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Nation-State Cyberspy Group Drops Coin Miners as Distraction Technique

A nation-state threat actor was observed using cryptocurrency miners to avoid attracting too much attention and establish persistence in targeted networks, Microsoft reported on Monday.

A nation-state threat actor was observed using cryptocurrency miners to avoid attracting too much attention and establish persistence in targeted networks, Microsoft reported on Monday.

Typically associated with cybercrime activities, these miners cause low-priority alerts, especially since they are not sophisticated threats, and security teams don’t treat them with high urgency.

This is exactly why a nation-state actor tracked by Microsoft as BISMUTH, which shows a series of similarities with a Vietnam-linked group named OceanLotus, adopted crypto-miners in campaigns running from July to August 2020. The attacks targeted private and government organizations in France and Vietnam.

Active since at least 2012, BISMUTH was observed running complex cyber-espionage attacks targeting governments, multinational corporations, the education and financial services sectors, and human and civil rights entities.

The group is known for the use of both custom and open-source tools and for leveraging techniques ranging from typical to more advanced, mainly focused on setting up continuous monitoring and espionage and in stealing data of interest.

BISMUTH’s use of coin miners is consistent with its methods of blending in. The attacks involved the use of spear-phishing emails specifically tailored for the target, and the heavy use of DLL side-loading (leveraging copies of legitimate software, such as outdated versions of Microsoft Defender Antivirus, Word 2007, Sysinternals DebugView, and a McAfee on-demand scanner).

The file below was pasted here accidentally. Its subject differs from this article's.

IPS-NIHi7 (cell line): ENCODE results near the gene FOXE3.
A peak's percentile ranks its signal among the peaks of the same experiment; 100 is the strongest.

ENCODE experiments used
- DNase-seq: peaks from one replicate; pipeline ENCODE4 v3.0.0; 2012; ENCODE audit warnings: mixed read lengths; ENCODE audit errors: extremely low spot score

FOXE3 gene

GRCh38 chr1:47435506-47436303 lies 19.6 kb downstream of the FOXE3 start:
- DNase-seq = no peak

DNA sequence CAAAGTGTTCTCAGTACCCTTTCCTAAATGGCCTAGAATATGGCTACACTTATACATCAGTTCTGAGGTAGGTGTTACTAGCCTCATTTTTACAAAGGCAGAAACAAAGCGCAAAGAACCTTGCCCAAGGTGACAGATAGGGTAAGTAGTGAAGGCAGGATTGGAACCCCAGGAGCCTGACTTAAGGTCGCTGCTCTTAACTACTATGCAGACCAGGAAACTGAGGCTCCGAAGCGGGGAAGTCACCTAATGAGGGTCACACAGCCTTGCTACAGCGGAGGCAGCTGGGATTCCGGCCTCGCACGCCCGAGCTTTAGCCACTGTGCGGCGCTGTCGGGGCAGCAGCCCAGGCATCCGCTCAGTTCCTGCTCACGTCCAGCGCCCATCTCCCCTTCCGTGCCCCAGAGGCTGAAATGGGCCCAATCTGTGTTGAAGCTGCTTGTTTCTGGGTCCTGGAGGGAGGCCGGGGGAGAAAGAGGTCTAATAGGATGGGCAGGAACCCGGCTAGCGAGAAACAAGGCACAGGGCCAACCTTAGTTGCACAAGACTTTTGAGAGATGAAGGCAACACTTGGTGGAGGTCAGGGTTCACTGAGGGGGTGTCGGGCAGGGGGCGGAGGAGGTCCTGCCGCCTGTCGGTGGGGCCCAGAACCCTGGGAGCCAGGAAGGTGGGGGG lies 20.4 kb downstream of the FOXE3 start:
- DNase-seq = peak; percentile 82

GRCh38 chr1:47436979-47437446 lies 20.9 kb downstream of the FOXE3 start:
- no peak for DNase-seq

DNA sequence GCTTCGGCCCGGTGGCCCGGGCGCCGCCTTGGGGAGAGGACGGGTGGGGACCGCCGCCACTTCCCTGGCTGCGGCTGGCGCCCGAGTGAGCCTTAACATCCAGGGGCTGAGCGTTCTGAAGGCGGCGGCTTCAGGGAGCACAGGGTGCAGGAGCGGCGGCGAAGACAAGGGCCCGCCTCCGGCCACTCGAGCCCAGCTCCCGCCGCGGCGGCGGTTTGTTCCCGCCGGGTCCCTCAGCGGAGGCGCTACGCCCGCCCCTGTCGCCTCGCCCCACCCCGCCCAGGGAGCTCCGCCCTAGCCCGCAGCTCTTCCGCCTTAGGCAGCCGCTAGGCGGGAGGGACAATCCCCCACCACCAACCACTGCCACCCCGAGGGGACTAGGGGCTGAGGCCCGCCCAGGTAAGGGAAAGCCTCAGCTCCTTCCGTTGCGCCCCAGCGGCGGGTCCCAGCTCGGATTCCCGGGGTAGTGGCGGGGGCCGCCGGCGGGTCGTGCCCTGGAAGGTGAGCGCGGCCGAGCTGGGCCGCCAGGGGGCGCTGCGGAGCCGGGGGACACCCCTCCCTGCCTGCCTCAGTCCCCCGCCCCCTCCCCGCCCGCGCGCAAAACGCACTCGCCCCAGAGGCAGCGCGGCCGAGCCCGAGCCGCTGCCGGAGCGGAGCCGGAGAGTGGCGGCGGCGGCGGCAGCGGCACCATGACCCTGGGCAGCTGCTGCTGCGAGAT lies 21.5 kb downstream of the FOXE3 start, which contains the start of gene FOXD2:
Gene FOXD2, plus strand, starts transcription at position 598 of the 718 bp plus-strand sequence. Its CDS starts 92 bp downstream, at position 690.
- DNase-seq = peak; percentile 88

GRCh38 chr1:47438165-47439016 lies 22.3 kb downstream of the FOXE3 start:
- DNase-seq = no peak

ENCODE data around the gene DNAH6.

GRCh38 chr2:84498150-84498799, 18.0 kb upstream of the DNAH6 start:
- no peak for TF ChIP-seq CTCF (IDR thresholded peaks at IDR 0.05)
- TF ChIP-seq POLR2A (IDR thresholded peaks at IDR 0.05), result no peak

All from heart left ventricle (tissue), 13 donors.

“If we learned anything from ‘commodity’ banking Trojans that bring in human-operated ransomware, we know that common malware infections can be indicators of more sophisticated cyberattacks and should be treated with urgency and investigated and resolved comprehensively,” Microsoft notes.

Spear-phishing emails were sent to a single recipient at each target organization. The group would also correspond with some targets before attempting to trick them into opening malicious attachments.

Once it has compromised a network, the adversary performs extensive discovery (this stage could take up to a month) before moving laterally to high-value targets, such as servers. Evasive PowerShell scripts are used to ensure the activity remains undetected, along with KerrDown, an exclusive, custom BISMUTH malware family.

Information the adversary would collect included directory forest, domain organizational unit (OU) data, credentials, and domain trust information. The group would also ping databases and file servers containing high-value information and would drop a Cobalt Strike beacon and set up a scheduled task for persistence.

Targets in Vietnam included organizations such as former state-owned enterprises (SOEs), entities owning significant portions of former SOEs, and organizations that conduct transactions with government agencies in Vietnam.

“Although the group’s specific objectives for these recent attacks cannot be defined with high confidence, BISMUTH’s past activities have included operations in support of broader espionage goals,” Microsoft notes.

Related: Vietnam-Linked Cyberspies Use New macOS Backdoor in Attacks

Related: PhantomLance: Vietnamese Cyberspies Targeted Android Users for Years

Related: Vietnamese Hackers Mount COVID-19 Espionage Campaigns Against China

Written By

Ionut Arghire is an international correspondent for SecurityWeek.

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